# Multithreading with C++11: protecting data

Welcome to this second part in a series of articles about multithreading with C++11. In the previous part, I briefly explained what a thread is, and how to create one with the new C++ thread library. This time, we will be writing a lot more code, so open up your favourite IDE if you want to try the examples while you’re reading.

In the previous article we also saw that sometimes, the output wasn’t completely right when running multiple threads simultaneously. Today, we’ll see that there are some other problems with sharing a resource between threads, and of course, provide some solutions to these problems.

This is an article part of a series about multithreading with C++11, the other parts are listed below:

## Lost data

#include <iostream>
#include <string>
#include <vector>

using std::vector;
using std::cout;
using std::endl;

class Incrementer
{
private:
int counter;

public:
Incrementer() : counter{0} { };

void operator()()
{
for(int i = 0; i < 100000; i++)
{
this->counter++;
}
}

int getCounter() const
{
return this->counter;
}
};

int main()
{
// Create the threads which will each do some counting

Incrementer counter;

{
t.join();
}

cout << counter.getCounter() << endl;

return 0;
}


The purpose of this program is to count to 300000. Some smartass programmer wanted to optimize the counting, and created three threads, each adding 100000 times one to a shared variable counter.

Let’s walk a bit through the code. We create a new class called Incrementer, which holds a private variable counter. The constructor is really simple, simply initializing counter, by setting it to zero.

What follows is an operator overloading function, and in this case operator(). This means that each object of this class, can be called as a simple function. Normally you would call a method on an object like this: object.fooMethod(), but now, you can actually call the object, like this: object(). This is convenient, because now we can pass the whole object to the thread class, and within the operator overloading function, use all advantages of a class. And the last method of the class is getCounter, a simple getter for the counter variable.

Then, we have the main() function, here we create the threads in a similar manner as in the previous article. A few differences though: we now create an object of the class Incrementer, and we pass it to the threads. Note that we use std::ref here, to pass a reference of the object, instead of passing a copy to the thread.

So, let’s see what this program produces, and if this smartass programmer is really smart. Compile the program using GCC 4.7 or higher, or Clang 3.1 or higher. In case of GCC, use the following command:

g++ -std=c++11 -lpthread -o threading_example main.cpp

And voilà, the output:

[lucas@lucas-desktop src]$./threading_example 218141 [lucas@lucas-desktop src]$ ./threading_example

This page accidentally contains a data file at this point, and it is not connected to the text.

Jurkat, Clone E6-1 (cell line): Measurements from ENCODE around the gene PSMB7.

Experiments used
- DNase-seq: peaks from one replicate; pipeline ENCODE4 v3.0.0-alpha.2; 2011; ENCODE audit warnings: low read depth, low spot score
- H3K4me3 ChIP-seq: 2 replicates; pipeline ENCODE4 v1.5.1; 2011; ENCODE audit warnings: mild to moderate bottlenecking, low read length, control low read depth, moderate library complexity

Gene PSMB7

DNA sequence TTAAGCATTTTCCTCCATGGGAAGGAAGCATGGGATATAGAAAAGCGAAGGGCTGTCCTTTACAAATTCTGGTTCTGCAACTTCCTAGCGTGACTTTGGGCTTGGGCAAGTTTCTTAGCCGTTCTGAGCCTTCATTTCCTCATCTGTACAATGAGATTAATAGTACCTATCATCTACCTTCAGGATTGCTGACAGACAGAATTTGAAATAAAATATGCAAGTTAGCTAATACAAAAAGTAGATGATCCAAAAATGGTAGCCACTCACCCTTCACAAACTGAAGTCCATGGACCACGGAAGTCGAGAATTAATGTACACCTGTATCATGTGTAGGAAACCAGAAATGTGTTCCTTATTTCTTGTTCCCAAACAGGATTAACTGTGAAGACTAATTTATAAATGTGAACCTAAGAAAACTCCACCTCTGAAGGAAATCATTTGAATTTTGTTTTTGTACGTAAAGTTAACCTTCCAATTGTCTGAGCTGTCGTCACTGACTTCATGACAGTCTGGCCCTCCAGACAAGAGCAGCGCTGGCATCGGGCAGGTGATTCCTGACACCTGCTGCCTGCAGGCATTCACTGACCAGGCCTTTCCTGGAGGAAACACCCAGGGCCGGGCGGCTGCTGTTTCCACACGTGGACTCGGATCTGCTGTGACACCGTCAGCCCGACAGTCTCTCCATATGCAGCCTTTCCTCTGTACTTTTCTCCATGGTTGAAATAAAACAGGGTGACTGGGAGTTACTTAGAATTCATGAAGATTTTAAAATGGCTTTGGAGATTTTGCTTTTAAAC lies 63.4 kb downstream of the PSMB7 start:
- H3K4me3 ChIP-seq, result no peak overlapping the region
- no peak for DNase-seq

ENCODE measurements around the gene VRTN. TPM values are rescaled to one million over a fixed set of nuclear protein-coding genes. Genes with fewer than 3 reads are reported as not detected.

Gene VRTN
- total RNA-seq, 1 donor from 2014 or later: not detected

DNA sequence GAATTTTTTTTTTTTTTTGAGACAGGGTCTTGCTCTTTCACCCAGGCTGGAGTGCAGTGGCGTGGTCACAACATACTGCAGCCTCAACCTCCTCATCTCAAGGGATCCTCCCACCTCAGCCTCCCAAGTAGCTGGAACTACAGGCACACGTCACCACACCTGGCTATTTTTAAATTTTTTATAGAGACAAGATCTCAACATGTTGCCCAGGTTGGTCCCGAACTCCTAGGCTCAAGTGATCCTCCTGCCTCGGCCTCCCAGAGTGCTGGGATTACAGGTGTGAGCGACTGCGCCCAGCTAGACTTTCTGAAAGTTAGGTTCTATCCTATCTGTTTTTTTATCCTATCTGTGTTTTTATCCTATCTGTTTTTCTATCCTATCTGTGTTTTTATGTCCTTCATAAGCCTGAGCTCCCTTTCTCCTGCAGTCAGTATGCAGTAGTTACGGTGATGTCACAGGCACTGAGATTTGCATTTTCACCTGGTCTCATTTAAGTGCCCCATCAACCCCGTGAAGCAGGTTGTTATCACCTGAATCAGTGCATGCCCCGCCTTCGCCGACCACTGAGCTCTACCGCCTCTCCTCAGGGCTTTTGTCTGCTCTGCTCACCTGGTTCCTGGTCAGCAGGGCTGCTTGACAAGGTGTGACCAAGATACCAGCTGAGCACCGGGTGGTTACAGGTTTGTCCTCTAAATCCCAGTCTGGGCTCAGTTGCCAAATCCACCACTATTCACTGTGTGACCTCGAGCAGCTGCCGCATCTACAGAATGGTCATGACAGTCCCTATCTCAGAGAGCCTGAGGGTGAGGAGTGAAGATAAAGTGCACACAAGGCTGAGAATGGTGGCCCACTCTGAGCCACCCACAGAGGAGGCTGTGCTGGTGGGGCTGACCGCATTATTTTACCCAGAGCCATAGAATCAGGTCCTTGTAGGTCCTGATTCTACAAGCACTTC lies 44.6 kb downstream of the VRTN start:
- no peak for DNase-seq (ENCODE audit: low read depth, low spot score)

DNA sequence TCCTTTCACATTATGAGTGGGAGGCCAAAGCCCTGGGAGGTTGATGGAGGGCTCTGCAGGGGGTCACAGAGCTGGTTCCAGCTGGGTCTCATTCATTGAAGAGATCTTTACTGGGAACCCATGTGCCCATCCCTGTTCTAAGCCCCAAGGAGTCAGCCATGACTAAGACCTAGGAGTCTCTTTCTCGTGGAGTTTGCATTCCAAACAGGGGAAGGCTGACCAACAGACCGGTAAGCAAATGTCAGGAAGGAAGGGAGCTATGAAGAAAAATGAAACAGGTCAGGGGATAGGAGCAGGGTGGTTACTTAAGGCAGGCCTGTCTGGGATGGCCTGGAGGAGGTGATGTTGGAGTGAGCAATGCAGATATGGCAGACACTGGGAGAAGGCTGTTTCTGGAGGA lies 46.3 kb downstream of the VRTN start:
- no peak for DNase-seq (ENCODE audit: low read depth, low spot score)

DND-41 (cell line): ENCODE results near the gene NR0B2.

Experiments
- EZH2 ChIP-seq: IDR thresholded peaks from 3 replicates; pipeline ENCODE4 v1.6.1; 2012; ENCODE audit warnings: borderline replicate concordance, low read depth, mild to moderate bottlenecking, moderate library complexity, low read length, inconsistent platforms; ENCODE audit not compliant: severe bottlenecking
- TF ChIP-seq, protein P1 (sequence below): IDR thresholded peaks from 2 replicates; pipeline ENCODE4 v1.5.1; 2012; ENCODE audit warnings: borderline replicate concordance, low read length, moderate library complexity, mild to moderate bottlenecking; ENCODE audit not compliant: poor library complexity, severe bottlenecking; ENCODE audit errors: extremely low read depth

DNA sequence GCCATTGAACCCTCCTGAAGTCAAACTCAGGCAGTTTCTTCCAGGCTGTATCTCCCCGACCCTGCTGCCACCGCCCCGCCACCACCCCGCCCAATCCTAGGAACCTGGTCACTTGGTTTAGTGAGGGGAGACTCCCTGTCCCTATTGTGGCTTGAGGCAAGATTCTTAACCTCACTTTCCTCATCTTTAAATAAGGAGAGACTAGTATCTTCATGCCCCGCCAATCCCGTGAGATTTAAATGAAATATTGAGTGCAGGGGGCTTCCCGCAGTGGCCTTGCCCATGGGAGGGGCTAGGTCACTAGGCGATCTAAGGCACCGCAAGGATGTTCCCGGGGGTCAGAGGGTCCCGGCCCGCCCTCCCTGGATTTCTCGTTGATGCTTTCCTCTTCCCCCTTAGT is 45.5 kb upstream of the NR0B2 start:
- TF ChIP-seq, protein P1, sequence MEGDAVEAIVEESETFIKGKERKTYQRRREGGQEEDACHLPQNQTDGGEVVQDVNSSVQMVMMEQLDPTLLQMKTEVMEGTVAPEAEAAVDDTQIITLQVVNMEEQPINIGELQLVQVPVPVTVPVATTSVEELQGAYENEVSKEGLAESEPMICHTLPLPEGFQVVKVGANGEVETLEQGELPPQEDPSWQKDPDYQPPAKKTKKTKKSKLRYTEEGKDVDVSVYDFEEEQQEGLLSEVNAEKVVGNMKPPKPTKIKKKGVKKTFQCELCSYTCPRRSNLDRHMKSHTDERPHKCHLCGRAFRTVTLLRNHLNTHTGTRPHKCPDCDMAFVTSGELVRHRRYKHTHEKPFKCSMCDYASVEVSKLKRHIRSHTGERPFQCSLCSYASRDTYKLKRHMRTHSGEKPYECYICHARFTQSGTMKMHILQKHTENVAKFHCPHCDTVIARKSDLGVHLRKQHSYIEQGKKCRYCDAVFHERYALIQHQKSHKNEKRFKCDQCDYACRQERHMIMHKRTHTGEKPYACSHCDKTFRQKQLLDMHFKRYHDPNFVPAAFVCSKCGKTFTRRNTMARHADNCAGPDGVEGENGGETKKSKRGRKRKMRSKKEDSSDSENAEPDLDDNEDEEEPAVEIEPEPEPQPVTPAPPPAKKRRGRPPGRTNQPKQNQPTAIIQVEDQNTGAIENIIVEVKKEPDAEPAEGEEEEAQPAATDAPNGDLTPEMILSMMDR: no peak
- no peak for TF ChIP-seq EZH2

208079
[lucas@lucas-desktop src]$./threading_example 100000 [lucas@lucas-desktop src]$ ./threading_example
202426
[lucas@lucas-desktop src]$./threading_example 172209  But wait a second! That smartass programmer wasn’t so smart after all! The program doesn’t count to 300000, one run only reached the 100000! Why is this happening? Well, as simple as ‘increment by one’ sounds, it actually requires multiple instructions for the processor to increment the right variable: movl counter(%rip), %eax addl$1, %eax
movl	%eax, counter(%rip)


What happens is this:

1. We have the current counter value stored in memory, and we load that value into the EAX register
2. We add one to the value in the EAX register
3. We store the value in EAX back in the original memory location

I hear you think: “Ok, nice information, but how does this solve my counting problem smartass?”. Well, remember from the previous article, that threads shared the processor, if there’s only one core. So at some point, one thread is really happy because his instructions are executed for a while, but then comes the big boss operating system saying “Ok, time’s up, back in the line!”, and then another thread will be executed for a while. And when it’s the turn of the original thread again, he starts executing where he was left. So, can you guess what happens, if the operating system gives another thread the processor, while the original thread was in the middle of the process of incrementing the value of a variable by one? Well, for example this:

%eax <- counter nothing 1 The current value of the counter is now stored in EAX
%eax + 1 nothing 1 The value in EAX is now 2, but the counter hasn't been updated yet
nothing %eax <- counter 1 Hey, a switch to the other thread, and because the counter hasn't been updated, it loads the old value
%eax -> counter nothing 2 And we're back at thread 1. When a thread switches, the state of the registers (for example EAX), are saved, and when we switch back, they're restored in their original state. Because EAX was two the last time thread one got interrupted, that value will be written in the counter variable.